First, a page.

This is the story of two friends, their spouses and the son each couple has, told over the last three decades of the 20th century in a reminiscence by one of the friends, Columbia professor and art histori
May 08, 2011 rated it really liked it  ·  review of another edition
Recommends it for: Paul Auster fans and 1001 book readers
Recommended to Shovelmonkey1 by: Kingfan30
I love Paul Auster. Having discovered him through the joys of the 1001 books list, I've now read almost everything he ever wrote and just when I was getting to the end of his stuff and wondering how I could get my hands on more Paul Auster stuff (short of holding a gun to his head and forcing him to write faster), along comes the literary off-shoot of Auster that is Siri Hustvedt. What!? I hear you yell in supportive indignation for Mrs Auster and her right to be recognised as a successful and t ...more
I never learn. This book had been knocking around the house for a while, but I hadn't really been interested in reading it, due to a combination of factors but primarily because a) the cover didn't interest me and b) one of the most prominent quotes on the jacket describes it as 'a love story'. As I've said before, while I always appreciate well-written relationships/romances in books, defining something purely as a love story is pretty much a surefire way to put me off. So it was for no particu ...more
Carolee Wheeler
Oct 18, 2008 rated it it was amazing  ·  review of another edition
Recommends it for: art history buffs; sensory people; reluctant pessimists
Recommended to Carolee by: 1001 Books You Should Read Before You Die
Shelves: re-read
Because I've been engaged in a book club with three others--one who likes fiction, one who likes it with reservations, and a third who views it with trepidation--I've been thinking about why I like fiction so much. Modern fiction, classic fiction, whatever--what always draws me is the way human nature is portrayed. What does it mean to be human? Is it sad, broken, lonely, joyful, complicated? Yes.

This book is, for me, the dream of fiction, in that it tells us a story, and transports us, while at
Sep 21, 2014 rated it it was amazing  ·  review of another edition
Shelves: best-2015, favorites
Among other things, Siri Hustvedt questions in this book the concept of contemporary art. Evidently a connoisseur and an admirer, I think she wants to highlight through her imaginary world that there is a difference between real art and what people take for art nowadays: Teddy Giles, “a wanna-be artist” whose portrait is insisted upon in the second half of the book, bases all his projects on people’s reactions to violence and to matters that are only meant to shock, rather than have an artistic ...more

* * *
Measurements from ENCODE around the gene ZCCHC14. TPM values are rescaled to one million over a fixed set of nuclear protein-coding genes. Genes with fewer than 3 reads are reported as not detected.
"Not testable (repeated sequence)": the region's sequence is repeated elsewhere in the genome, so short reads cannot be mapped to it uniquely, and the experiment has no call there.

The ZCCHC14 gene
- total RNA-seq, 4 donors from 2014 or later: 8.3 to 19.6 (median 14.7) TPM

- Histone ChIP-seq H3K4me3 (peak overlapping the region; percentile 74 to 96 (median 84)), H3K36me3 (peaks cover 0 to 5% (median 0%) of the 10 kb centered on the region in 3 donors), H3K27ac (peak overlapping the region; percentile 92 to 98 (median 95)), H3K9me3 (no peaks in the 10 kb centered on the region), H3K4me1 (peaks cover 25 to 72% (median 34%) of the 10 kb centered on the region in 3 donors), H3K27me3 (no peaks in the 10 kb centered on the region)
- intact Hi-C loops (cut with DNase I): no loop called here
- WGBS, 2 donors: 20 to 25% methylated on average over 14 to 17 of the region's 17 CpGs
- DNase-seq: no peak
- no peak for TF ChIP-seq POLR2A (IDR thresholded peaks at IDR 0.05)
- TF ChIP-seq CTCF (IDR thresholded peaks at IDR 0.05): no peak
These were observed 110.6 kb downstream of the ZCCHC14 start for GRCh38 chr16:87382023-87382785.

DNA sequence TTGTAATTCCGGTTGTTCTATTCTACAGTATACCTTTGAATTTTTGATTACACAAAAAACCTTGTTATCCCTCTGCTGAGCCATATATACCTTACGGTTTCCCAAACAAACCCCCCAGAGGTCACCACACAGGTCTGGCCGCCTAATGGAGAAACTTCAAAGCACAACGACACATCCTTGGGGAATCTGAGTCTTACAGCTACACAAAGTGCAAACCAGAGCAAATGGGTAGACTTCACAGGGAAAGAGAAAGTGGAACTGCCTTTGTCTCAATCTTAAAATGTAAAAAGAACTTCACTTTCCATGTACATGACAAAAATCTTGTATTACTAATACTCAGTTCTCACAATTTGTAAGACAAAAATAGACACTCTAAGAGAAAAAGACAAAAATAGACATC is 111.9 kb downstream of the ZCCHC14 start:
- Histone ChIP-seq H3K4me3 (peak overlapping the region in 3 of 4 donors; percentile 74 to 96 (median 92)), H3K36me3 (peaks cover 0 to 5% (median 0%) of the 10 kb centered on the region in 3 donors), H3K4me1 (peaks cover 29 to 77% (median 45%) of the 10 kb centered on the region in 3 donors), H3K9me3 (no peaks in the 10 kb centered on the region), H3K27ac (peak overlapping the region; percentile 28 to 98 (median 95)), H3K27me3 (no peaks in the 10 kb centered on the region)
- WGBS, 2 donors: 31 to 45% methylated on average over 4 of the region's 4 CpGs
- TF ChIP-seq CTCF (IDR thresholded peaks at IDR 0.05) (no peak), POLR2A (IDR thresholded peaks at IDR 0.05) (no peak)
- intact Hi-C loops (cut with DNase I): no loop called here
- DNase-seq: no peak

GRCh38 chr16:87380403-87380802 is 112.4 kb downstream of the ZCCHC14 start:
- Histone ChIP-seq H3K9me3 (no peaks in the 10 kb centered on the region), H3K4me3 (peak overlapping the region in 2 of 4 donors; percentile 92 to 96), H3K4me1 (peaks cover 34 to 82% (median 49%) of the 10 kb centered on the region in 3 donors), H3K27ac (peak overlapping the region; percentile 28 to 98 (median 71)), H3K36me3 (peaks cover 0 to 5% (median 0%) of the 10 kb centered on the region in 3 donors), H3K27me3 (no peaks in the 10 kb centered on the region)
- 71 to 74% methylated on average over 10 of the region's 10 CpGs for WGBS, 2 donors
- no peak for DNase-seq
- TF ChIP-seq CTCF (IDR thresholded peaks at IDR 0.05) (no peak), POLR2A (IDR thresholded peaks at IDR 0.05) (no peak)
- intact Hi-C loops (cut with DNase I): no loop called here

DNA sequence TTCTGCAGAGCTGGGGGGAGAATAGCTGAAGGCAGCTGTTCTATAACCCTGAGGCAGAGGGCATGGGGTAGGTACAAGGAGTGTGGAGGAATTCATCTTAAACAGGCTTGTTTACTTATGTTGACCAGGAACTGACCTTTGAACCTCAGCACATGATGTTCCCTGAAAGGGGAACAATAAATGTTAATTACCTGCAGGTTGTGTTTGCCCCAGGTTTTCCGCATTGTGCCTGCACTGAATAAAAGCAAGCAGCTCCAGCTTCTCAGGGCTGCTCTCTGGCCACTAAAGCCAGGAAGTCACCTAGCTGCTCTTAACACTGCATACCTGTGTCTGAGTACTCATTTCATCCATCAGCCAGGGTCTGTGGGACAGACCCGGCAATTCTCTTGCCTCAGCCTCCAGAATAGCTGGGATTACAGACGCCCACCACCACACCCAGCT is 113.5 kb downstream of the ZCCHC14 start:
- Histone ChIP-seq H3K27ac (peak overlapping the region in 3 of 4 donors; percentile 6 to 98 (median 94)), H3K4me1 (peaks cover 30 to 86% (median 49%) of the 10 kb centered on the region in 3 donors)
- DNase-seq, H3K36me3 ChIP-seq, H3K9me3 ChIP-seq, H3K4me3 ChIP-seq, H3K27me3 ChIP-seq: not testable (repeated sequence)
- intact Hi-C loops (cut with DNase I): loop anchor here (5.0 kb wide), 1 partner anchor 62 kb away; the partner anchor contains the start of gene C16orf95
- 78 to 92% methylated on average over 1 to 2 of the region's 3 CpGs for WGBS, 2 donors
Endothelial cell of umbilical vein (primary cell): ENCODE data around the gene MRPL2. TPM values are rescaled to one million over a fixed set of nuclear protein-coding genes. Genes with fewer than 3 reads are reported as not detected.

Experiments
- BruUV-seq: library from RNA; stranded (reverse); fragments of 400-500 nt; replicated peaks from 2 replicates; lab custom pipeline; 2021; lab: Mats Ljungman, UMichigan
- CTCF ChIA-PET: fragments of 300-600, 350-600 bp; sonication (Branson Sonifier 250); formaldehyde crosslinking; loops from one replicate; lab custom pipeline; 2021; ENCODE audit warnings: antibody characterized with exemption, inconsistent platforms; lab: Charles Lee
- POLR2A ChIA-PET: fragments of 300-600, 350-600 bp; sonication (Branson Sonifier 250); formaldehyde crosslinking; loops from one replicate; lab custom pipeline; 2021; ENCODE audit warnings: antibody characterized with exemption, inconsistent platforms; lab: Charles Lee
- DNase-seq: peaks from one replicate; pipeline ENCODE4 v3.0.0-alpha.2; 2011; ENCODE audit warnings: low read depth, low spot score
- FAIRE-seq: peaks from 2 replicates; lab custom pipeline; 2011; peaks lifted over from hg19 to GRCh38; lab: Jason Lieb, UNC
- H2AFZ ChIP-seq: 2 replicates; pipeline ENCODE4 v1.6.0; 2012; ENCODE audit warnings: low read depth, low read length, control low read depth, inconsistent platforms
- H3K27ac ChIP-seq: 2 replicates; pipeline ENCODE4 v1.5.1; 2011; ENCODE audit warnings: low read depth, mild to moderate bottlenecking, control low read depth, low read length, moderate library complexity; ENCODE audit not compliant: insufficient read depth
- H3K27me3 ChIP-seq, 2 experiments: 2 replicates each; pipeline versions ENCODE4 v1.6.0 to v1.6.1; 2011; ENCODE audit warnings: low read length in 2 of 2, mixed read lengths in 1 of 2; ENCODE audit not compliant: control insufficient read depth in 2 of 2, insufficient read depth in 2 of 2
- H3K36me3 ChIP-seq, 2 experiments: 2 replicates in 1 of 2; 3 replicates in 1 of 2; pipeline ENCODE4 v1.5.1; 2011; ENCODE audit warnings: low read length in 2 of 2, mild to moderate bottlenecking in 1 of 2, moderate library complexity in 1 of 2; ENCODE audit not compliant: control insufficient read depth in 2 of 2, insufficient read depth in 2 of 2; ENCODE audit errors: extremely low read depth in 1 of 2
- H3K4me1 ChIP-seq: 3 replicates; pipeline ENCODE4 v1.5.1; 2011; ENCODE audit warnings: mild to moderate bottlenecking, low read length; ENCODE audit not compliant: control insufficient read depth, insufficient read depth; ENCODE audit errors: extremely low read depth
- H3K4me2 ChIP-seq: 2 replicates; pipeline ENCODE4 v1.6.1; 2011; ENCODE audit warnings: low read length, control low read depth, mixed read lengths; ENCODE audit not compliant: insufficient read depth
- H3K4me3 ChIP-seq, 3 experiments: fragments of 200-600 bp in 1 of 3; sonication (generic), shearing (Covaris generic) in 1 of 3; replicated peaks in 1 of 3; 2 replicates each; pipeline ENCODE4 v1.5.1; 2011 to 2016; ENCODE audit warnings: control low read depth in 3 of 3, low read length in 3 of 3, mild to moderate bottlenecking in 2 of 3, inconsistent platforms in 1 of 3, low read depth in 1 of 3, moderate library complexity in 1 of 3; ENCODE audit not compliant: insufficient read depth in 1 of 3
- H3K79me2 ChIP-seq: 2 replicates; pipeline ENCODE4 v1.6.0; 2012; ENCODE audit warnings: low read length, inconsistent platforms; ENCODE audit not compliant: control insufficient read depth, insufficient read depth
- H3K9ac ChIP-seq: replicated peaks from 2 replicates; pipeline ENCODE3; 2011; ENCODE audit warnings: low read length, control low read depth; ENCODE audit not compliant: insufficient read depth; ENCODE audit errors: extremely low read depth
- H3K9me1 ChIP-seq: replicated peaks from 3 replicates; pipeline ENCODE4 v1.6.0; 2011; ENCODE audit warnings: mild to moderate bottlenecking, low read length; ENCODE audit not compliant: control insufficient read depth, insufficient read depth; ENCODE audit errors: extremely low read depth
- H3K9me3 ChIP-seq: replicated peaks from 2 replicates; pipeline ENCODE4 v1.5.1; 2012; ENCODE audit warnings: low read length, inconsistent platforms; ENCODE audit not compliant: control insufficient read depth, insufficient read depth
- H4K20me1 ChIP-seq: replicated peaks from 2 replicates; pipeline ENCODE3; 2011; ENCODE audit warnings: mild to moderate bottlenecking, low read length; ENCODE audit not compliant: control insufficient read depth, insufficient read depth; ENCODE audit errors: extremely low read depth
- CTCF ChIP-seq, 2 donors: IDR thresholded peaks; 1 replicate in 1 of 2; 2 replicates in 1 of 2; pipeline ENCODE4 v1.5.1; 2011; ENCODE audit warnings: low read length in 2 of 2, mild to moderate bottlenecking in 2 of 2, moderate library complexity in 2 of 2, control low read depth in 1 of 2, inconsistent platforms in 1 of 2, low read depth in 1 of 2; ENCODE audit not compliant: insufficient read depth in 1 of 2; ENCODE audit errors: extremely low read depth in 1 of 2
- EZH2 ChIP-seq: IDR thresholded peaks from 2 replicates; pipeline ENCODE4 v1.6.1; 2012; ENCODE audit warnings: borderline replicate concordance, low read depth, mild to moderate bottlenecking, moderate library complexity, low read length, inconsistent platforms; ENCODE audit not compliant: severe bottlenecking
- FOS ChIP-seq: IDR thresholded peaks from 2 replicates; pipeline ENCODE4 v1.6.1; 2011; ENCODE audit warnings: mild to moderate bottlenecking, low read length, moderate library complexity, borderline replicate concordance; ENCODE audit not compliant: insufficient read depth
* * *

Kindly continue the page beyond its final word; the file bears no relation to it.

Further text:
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2015: The Year of...: What I Loved by Siri Hustvedt 43 87 Dec 14, 2015 02:54PM  
Violet 4 47 Aug 09, 2015 05:13AM  
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Hustvedt was born in Northfield, Minnesota. Her father Lloyd Hustvedt was a professor of Scandinavian literature, and her mother Ester Vegan emigrated from Norway at the age of thirty. She holds a B.A. in history from St. Olaf College and a Ph.D. in English from Columbia University; her thesis on Charles Dickens was entitled Figures of Dust: A Reading of Our Mutual Friend.

Hustvedt has mainly made
More about Siri Hustvedt...
“I don't want the words to be naked the way they are in faxes or in the computer. I want them to be covered by an envelope that you have to rip open in order to get at. I want there to be a waiting time -a pause between the writing and the reading. I want us to be careful about what we say to each other. I want the miles between us to be real and long. This will be our law -that we write our dailiness and our suffering very, very carefully.” 67 likes
“When I spoke to her, I had the feeling that her thoughts had been nourished in wide-open spaces where talk was sparse and silence ruled.” 18 likes